We propose three major research lines:
• Tailoring the electron mass and the transport properties – In a semiconductor the effective mass determines the inertia of the electron to an external stimulus. The finite value of the mobility ultimately limits the speed of integrated circuits and other devices. In most electronic circuits the electron flow is supposed to occur along a predetermined path, e.g. down the passageway connecting two transistors. However, typically only a small fraction of the available free carriers responds effectively to an external electric field. We want to show that based on the superlattice concept it may be possible to engineer the electron mass tensor in such a way that (i) all the available electronic states contribute to the electron flow. (ii) the intrinsic electron resistance to movement is greatly reduced. In addition, these ideas may enable to boost the electrical conductivity.
• Tailoring the nonlinearities in graphene and semiconductor superlattices and in electromagnetic metamaterials – Nonlinear electromagnetics (in particular nonlinear optics) has important applications in frequency multiplication or high-speed data transmission based on solitons. However, the nonlinear response of most natural materials is extremely weak. Previous studies have shown that by tailoring the electronic structure it is possible to enhance the nonlinear response. Here, we suggest boosting the nonlinear response by decreasing the intrinsic resistance of the electron to movement in engineered semiconductor or graphene superlattices. Our objective is to develop novel electronic materials with enhanced nonlinear response, and in addition to characterize the solitons supported both by these structures and by more conventional electromagnetic metamaterials based on metallic nanowire arrays.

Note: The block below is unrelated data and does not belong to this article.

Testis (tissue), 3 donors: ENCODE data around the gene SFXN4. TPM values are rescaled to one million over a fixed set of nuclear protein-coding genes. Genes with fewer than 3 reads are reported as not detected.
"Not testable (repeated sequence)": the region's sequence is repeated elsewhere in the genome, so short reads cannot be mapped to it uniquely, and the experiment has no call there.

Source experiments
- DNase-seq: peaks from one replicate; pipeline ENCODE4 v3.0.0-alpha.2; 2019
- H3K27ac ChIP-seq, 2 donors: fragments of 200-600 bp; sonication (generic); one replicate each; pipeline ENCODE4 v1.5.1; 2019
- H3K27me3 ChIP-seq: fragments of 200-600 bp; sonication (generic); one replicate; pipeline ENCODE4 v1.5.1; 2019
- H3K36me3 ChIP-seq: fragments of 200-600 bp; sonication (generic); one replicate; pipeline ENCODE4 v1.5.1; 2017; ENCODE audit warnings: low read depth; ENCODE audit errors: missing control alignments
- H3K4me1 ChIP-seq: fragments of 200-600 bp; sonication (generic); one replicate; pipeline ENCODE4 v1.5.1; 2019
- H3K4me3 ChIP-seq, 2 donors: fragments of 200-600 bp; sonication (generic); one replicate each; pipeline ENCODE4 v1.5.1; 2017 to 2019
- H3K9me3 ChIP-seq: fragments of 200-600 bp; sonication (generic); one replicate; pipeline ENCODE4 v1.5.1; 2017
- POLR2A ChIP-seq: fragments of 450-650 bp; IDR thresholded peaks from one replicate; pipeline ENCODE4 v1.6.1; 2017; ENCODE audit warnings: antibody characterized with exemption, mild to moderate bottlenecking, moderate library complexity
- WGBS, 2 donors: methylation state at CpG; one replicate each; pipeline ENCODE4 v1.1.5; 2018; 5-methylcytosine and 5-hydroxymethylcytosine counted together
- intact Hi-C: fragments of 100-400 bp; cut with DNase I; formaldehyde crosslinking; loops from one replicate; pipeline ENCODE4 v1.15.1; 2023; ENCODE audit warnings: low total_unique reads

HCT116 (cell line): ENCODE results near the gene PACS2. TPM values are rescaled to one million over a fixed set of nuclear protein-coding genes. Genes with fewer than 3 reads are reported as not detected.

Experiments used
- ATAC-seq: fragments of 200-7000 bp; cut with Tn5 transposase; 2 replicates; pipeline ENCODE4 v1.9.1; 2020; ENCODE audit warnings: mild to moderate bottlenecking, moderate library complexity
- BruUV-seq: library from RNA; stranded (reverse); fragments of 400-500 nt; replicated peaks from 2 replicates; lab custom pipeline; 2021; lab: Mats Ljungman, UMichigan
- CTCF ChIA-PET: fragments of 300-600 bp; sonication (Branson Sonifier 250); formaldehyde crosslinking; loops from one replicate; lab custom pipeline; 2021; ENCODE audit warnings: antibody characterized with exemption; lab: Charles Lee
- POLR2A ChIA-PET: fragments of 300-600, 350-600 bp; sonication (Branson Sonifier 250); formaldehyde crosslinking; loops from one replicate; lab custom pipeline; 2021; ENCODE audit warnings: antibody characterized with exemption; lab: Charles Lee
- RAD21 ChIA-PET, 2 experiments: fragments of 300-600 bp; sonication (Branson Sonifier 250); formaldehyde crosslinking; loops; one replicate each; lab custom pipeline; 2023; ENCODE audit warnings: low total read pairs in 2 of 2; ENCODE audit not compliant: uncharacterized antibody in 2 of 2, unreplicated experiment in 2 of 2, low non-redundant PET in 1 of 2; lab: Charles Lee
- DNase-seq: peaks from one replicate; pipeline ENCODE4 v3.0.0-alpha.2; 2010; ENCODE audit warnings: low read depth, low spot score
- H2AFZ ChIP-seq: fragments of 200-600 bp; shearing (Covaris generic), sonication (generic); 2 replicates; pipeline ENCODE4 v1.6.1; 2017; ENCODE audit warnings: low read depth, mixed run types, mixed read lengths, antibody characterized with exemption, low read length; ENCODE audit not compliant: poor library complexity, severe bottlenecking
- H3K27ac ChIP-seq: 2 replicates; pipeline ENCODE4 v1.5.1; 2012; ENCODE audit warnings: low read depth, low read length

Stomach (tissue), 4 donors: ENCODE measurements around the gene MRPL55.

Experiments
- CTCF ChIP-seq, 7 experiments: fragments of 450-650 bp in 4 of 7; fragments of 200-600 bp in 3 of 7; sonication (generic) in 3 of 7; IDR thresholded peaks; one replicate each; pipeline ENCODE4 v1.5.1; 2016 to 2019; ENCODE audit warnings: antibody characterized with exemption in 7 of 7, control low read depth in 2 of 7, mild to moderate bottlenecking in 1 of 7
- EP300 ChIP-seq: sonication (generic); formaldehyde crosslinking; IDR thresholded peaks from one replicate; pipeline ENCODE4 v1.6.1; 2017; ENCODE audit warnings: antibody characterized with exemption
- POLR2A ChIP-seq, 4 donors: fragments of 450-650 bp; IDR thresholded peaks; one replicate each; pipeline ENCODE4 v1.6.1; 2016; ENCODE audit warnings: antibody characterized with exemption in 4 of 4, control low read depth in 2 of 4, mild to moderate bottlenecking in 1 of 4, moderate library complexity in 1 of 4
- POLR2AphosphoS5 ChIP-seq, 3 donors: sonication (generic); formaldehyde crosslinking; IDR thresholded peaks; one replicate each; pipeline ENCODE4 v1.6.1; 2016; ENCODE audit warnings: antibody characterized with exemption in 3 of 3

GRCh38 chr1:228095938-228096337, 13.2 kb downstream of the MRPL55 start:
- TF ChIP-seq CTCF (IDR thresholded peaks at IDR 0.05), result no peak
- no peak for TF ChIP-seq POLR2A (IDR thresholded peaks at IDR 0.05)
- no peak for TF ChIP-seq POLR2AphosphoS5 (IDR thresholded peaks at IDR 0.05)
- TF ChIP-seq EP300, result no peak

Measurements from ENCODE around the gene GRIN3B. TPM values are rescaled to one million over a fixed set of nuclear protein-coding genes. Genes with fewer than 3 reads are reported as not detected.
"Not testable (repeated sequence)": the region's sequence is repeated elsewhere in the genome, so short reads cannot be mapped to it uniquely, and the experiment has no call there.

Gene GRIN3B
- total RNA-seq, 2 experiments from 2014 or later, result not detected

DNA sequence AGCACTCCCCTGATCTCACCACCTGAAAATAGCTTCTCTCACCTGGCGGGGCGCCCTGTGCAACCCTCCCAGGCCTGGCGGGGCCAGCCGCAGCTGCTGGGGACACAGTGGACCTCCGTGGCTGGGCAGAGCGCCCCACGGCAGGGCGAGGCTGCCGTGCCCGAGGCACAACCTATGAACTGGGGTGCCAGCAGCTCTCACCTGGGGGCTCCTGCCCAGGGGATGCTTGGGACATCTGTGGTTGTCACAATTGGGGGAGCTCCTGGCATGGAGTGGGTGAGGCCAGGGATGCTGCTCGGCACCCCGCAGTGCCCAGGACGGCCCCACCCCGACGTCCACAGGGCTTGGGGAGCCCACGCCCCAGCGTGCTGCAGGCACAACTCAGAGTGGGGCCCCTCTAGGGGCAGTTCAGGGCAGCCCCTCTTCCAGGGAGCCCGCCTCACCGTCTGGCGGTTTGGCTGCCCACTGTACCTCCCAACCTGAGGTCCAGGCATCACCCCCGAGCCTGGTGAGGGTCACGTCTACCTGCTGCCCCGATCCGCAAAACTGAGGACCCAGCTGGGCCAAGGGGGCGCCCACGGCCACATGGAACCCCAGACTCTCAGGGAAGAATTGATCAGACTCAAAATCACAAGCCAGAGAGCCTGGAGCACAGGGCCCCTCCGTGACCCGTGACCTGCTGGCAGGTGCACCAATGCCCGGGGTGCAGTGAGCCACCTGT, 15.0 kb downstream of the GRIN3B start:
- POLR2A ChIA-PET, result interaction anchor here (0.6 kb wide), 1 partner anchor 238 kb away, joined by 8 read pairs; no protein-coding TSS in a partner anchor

• Effective medium theory – Effective medium theories are of key importance in the study of “low energy” physical phenomena since they enable reducing the inherent microscopic complexity of a physical system to a few effective parameters. Despite the fundamental differences between photons and electrons, there are many formal similarities between photonics and electronics, which ultimately result from the wave-particle duality. However, the theoretical frameworks typically adopted to describe wave propagation in electromagnetic media and in semiconductors are usually rather different. As a generalization of our previous studies in the context of electromagnetic metamaterials, we propose to develop a general effective medium framework based on the Hamiltonian formalism that enables describing “macroscopic excitations” in both electromagnetic metamaterials and semiconductor and graphene superlattices. Such common framework will enable establishing straightforward analogies between electronics and photonics.
|Start Date: 01-07-2013|
|End Date: 01-07-2015|
|Team: Mário Goncalo Mestre Verissimo Silveirinha, Tiago André Nogueira Morgado, David Emanuel Dias Fernandes, Sylvain Arnaud Lannebere|
|Groups: Antennas and Propagation – Co|
|Local Coordinator: Mário Goncalo Mestre Verissimo Silveirinha|